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The Morning Vertical, June 21, 2017


We should pay very close attention to what Russia does to its neighbors, because it often foreshadows things Moscow will try farther to the West.

Andy Greenberg's piece in Wired (featured below) on how Ukraine became a laboratory to road test the Kremlin's cyberwar tactics makes this abundantly clear.

Before Russian hackers targeted elections in the United States and France, for example, they attempted to disrupt Ukraine's 2014 election.

Before suspected Russian hackers hit a series of Western targets, including a French television station, the Polish stock exchange, and a German steelmaker, they launched a massive DDoS attack on Estonian banks, media, and government sites in 2007.

Just before Christmas in 2015, what appears to be a Kremlin-backed cyberattack cut off electricity to nearly a quarter of a million Ukrainians.

We should all take that as a warning.

And it's not just cyber.

For decades, the Baltic states, Ukraine, Georgia, and Moldova have lived with an onslaught of disinformation, fake news, and active measures aimed at destabilizing their societies.

And now the West is getting a taste of this bitter medicine.

Russia's neighbors are not just far away countries of which we know little.

A threat to their security is often a harbinger of a threat to everybody's security.


The European Court of Human Rights has ruled that Russia’s law banning the dissemination of gay "propaganda" to minors violates the right to freedom of expression, is discriminatory against gay people, and encourages homophobia.

Russian Foreign Minister Sergei Lavrov has denounced new sanctions the United States announced against 38 people fighting with and supporting Russia-backed separatists in eastern Ukraine.

U.S. Senate leaders have called on the House of Representatives to vote on the Senate's bill to impose new sanctions on Russia and Iran even as the legislation hit a roadblock in the House.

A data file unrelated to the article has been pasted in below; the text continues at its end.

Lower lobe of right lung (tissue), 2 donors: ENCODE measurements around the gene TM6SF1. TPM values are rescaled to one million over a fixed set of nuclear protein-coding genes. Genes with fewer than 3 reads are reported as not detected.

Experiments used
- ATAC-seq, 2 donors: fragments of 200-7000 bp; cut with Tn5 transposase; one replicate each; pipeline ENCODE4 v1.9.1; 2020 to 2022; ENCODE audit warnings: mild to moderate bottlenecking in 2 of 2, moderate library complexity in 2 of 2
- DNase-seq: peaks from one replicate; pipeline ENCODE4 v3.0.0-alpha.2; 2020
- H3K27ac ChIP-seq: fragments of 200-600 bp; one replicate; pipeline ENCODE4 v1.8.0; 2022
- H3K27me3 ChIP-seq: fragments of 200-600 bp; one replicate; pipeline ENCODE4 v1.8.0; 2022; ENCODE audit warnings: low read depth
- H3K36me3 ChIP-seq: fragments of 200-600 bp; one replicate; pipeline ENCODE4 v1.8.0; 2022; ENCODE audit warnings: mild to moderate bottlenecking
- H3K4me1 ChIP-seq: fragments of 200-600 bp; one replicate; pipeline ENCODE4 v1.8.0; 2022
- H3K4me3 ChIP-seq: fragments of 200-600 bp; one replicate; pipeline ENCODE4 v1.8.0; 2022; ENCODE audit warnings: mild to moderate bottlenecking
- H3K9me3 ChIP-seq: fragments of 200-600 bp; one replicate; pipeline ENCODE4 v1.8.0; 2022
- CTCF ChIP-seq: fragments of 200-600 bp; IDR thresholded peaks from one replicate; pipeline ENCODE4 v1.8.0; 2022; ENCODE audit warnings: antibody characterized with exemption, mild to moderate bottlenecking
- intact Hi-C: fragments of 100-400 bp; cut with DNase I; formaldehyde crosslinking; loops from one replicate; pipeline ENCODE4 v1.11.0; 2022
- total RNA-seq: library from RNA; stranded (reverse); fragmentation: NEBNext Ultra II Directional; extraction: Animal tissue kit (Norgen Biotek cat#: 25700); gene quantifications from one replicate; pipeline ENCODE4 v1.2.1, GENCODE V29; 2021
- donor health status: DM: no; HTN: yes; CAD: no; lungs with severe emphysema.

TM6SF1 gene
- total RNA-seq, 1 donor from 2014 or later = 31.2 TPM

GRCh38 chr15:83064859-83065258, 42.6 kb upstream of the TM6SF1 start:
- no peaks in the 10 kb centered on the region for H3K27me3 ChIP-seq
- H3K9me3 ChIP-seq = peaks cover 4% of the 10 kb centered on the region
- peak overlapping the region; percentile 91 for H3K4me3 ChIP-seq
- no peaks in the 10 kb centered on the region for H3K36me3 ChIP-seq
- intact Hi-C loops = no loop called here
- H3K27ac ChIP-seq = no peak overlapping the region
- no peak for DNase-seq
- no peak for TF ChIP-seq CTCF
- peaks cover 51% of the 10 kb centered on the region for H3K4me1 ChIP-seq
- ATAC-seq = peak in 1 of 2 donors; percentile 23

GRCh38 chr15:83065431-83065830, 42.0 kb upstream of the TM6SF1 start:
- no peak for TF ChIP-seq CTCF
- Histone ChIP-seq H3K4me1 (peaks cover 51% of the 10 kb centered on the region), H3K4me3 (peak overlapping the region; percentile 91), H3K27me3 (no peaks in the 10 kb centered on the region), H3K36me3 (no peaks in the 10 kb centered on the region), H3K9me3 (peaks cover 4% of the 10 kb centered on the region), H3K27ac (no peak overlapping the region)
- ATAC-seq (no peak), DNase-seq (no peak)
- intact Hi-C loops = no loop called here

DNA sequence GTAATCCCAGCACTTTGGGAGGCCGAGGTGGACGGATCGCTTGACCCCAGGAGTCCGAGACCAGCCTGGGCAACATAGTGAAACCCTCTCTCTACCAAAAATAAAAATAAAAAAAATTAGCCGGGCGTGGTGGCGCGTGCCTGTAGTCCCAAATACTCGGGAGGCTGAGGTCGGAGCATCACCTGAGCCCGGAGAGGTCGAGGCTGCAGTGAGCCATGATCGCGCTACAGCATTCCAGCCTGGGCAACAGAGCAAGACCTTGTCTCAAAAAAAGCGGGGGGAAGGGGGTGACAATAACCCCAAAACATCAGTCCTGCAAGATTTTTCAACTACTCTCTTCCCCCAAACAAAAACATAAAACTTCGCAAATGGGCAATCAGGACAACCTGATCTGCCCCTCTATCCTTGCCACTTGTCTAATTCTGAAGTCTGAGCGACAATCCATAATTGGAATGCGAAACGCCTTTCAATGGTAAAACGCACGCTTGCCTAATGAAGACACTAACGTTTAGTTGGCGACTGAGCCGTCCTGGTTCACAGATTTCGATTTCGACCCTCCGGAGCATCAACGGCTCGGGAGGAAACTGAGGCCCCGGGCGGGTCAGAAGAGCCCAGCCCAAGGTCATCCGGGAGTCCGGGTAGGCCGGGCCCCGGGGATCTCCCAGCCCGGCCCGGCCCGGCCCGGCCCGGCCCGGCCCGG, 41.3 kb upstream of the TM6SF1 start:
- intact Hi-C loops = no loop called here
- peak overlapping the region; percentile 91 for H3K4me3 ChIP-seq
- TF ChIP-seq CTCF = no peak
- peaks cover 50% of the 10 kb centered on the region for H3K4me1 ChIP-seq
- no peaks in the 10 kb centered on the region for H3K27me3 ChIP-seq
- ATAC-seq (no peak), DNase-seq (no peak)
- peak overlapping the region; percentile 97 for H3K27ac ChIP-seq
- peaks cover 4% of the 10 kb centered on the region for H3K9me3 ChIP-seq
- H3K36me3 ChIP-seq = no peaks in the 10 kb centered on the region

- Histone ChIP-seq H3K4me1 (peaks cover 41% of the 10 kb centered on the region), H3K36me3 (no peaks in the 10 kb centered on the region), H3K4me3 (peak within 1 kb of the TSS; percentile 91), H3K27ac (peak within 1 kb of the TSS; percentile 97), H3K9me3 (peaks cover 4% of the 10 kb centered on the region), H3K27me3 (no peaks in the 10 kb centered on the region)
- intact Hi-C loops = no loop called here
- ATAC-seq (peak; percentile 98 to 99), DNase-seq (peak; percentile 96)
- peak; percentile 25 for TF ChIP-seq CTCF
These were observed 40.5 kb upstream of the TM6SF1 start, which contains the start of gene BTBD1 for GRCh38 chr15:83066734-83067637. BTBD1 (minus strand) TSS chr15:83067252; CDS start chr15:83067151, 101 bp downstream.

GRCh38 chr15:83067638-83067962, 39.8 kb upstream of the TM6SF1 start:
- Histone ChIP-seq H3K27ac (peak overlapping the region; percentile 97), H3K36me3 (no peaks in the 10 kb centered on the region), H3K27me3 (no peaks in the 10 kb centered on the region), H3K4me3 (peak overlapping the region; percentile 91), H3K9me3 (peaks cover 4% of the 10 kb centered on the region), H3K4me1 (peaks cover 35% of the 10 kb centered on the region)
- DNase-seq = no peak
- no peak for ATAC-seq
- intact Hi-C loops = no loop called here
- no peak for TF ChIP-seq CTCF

The chairman of the Joint Chiefs of Staff, the top-ranking U.S. military officer, said the United States is working to reestablish communications with Russia's military that Moscow said it had severed after an American jet shot down a Syrian warplane.

The Kremlin says reports that Russian President Vladimir Putin showed filmmaker Oliver Stone footage of a U.S. helicopter shooting Islamic extremists in Afghanistan and told him it was the Russian Air Force in Syria are "nonsense."

A Russian prosecutor has demanded a prison term of eight years for real estate tycoon Sergei Polonsky in a high-profile embezzlement case.

The former director of the embattled Moscow-based Gogol Center theater, Aleksei Malobrodsky, has been detained.

Nobel literature prize laureate Svetlana Alexievich says Russia's Regnum news agency has published an interview with her without her authorization.

Moscow-backed authorities in the annexed Ukrainian region of Crimea have allowed a leader of the Crimean Tatar Mejlis to see his dying mother.

Ukrainian lawmakers have stepped up pressure on Lviv's mayor to resolve the western city's garbage problem.


Road Testing The Cyberwar

Andy Greenberg has a piece in Wired on how Ukraine became the testing ground for Russia's cyberwar on the West.

Blame Moscow!

In The Moscow Times, Mark Galeotti critiques a recent BuzzFeed report alleging that Russia is behind a series of assassinations in the U.K.

The Politics Of Economic Security

Nigel Gould-Davies has a commentary for Chatham House on Russia's economic security strategy and what it reveals about domestic politics.

Ukraine After Minsk

In, Moscow-based foreign affairs analyst Vladimir Frolov looks at what a post-Minsk Ukraine settlement might look like.

The New Plan To Engage Russia

John Hudson has a piece in BuzzFeed about how the Trump administration is considering a new plan for engaging Russia.

Weaponized Pipelines

In Politico, Edoardo Saravalle, an energy analyst at the Center for a New American Security, looks at how Russia uses pipelines as a geopolitical weapon.

Edging Toward Confrontation

In Vix, Alex Ward argues that Russia and the United States may be moving closer to a military confrontation in Syria.

Mind The Gap!

In the Estonian journal Diplomaatia, Merle Maigre looks back at how former Estonian President Toomas Hendrik Ilves drew attention to the strategic importance of the Suwalki Gap for the Baltic states.

New Pew Poll On Russia

The Pew Research Center has released its new poll on Russians' attitudes about Vladimir Putin, the economy, and Russia's role in the world.

About This Blog

The Power Vertical
The Power Vertical

The Power Vertical is a blog written especially for Russia wonks and obsessive Kremlin watchers by Brian Whitmore. It offers Brian's personal take on emerging and developing trends in Russian politics, shining a spotlight on the high-stakes power struggles, machinations, and clashing interests that shape Kremlin policy today. Check out The Power Vertical Facebook page or


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